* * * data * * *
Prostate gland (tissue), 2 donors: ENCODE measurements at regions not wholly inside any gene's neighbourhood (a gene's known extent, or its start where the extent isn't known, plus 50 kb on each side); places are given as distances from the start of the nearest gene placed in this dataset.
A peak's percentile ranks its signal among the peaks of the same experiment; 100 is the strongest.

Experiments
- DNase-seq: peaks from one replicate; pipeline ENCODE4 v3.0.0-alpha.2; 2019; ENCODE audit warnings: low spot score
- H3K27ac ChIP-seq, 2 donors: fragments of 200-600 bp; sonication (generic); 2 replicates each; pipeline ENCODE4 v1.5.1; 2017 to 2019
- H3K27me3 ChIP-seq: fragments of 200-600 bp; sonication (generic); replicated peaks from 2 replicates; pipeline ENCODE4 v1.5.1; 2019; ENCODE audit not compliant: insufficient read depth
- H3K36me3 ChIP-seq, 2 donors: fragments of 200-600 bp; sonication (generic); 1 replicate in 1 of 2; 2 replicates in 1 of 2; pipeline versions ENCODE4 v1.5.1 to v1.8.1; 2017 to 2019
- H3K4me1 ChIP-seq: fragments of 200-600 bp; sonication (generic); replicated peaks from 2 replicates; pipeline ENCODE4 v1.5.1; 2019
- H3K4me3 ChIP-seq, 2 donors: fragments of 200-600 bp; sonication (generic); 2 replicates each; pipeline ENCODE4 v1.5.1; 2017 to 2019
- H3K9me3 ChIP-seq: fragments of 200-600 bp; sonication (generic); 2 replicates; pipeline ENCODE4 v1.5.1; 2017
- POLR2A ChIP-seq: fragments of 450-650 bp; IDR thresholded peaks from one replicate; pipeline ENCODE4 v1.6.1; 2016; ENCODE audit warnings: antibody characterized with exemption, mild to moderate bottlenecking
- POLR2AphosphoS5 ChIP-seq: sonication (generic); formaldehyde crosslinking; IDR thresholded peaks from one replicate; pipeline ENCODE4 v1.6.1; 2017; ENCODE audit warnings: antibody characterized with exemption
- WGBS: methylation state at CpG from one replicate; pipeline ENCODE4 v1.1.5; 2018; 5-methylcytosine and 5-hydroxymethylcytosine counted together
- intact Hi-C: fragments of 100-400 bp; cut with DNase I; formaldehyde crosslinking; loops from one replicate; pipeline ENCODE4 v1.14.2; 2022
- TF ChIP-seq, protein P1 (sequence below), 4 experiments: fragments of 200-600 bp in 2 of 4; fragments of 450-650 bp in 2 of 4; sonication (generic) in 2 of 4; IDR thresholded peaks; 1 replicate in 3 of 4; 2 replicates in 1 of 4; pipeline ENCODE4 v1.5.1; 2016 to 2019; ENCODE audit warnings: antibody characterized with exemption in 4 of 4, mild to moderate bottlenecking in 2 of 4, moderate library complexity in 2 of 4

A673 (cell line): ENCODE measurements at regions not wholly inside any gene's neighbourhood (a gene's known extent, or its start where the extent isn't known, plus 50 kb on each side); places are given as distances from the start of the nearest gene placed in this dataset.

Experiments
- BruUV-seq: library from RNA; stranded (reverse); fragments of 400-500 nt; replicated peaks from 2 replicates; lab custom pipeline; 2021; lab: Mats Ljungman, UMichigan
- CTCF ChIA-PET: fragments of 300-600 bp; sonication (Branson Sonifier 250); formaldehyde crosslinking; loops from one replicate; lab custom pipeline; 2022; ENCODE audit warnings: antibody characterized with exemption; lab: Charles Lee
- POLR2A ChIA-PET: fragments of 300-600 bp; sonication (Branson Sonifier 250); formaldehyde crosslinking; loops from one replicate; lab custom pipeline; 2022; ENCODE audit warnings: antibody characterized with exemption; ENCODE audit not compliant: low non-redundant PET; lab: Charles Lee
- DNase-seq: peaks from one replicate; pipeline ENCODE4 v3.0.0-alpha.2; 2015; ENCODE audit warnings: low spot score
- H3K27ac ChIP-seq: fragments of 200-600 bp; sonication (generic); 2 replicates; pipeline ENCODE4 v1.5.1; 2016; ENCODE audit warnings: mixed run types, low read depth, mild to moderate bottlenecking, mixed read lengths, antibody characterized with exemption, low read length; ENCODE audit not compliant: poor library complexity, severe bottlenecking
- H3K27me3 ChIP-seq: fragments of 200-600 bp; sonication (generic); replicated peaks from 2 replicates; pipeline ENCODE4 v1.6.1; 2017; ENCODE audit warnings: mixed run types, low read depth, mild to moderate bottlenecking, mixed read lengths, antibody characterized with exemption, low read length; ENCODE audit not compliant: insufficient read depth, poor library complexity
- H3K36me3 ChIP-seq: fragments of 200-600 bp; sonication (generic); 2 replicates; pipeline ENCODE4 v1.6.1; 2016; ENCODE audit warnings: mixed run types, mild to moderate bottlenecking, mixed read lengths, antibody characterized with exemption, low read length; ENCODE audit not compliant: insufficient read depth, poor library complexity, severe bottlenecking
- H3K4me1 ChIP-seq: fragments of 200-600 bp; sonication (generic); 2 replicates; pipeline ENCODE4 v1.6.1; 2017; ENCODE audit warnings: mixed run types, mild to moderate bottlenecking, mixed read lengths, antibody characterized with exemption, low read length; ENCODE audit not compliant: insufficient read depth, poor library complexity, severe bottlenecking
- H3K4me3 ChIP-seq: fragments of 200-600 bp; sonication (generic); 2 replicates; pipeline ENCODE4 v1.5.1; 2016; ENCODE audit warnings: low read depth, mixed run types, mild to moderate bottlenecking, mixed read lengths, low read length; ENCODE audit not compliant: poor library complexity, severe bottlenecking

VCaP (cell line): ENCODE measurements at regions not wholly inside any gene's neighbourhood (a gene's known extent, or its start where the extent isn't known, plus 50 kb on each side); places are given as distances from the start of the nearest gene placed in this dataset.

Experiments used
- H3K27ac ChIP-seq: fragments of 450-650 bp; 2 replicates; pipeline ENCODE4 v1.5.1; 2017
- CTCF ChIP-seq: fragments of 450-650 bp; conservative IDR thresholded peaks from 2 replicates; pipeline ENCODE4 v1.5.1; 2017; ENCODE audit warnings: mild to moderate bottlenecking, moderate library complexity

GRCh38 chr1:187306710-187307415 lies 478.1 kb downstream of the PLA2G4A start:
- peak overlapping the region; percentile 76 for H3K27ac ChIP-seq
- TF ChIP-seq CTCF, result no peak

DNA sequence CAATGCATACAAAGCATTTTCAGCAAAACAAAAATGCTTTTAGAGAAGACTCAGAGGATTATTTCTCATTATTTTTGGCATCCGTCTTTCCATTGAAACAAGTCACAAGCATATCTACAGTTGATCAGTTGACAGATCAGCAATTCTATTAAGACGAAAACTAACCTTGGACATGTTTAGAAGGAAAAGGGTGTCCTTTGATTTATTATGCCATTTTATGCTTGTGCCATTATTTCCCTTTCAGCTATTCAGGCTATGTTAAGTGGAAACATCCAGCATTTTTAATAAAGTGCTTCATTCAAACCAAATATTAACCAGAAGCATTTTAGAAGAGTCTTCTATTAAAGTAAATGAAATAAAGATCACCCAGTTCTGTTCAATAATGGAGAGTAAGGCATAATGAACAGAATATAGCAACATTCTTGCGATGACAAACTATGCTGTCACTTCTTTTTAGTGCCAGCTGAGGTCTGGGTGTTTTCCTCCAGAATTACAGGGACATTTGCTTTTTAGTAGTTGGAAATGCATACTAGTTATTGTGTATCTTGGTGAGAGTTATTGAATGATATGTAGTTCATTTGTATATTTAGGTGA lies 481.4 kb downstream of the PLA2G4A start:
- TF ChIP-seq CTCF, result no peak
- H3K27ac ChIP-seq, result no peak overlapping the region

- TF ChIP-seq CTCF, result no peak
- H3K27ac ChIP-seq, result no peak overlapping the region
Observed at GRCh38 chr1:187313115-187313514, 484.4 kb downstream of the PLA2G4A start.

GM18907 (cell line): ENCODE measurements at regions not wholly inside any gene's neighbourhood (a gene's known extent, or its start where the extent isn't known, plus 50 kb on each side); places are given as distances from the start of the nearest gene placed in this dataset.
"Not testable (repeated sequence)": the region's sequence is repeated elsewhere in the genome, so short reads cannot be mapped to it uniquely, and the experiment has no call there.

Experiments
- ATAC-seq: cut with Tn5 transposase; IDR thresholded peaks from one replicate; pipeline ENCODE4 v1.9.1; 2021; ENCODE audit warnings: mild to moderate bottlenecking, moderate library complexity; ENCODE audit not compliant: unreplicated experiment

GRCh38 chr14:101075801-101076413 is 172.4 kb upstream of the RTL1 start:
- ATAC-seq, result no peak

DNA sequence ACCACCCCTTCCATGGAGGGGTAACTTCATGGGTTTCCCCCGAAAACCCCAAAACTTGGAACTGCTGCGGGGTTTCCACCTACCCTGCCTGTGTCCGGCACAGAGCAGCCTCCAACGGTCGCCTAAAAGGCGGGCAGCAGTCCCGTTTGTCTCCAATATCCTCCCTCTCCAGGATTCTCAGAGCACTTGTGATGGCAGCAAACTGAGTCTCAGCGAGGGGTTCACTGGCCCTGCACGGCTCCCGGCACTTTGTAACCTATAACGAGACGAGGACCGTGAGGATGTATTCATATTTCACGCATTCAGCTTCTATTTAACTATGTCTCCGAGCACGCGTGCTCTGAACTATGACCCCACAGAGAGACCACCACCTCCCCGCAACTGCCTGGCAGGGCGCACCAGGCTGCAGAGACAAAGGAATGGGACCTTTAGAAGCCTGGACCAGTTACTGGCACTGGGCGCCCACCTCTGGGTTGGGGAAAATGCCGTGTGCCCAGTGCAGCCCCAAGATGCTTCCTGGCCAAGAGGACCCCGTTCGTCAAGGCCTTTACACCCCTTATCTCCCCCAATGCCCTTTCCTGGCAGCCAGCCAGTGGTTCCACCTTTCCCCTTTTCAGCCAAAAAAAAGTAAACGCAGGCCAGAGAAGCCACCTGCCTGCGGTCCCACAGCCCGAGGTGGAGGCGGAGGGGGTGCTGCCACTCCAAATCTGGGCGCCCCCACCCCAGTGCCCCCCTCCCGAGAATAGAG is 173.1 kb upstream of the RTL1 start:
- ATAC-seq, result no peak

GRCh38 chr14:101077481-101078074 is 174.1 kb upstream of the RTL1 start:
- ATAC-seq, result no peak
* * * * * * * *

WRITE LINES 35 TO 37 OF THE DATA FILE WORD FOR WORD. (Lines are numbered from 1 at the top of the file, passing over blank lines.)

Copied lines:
- TF ChIP-seq CTCF, result no peak
- H3K27ac ChIP-seq, result no peak overlapping the region

- TF ChIP-seq CTCF, result no peak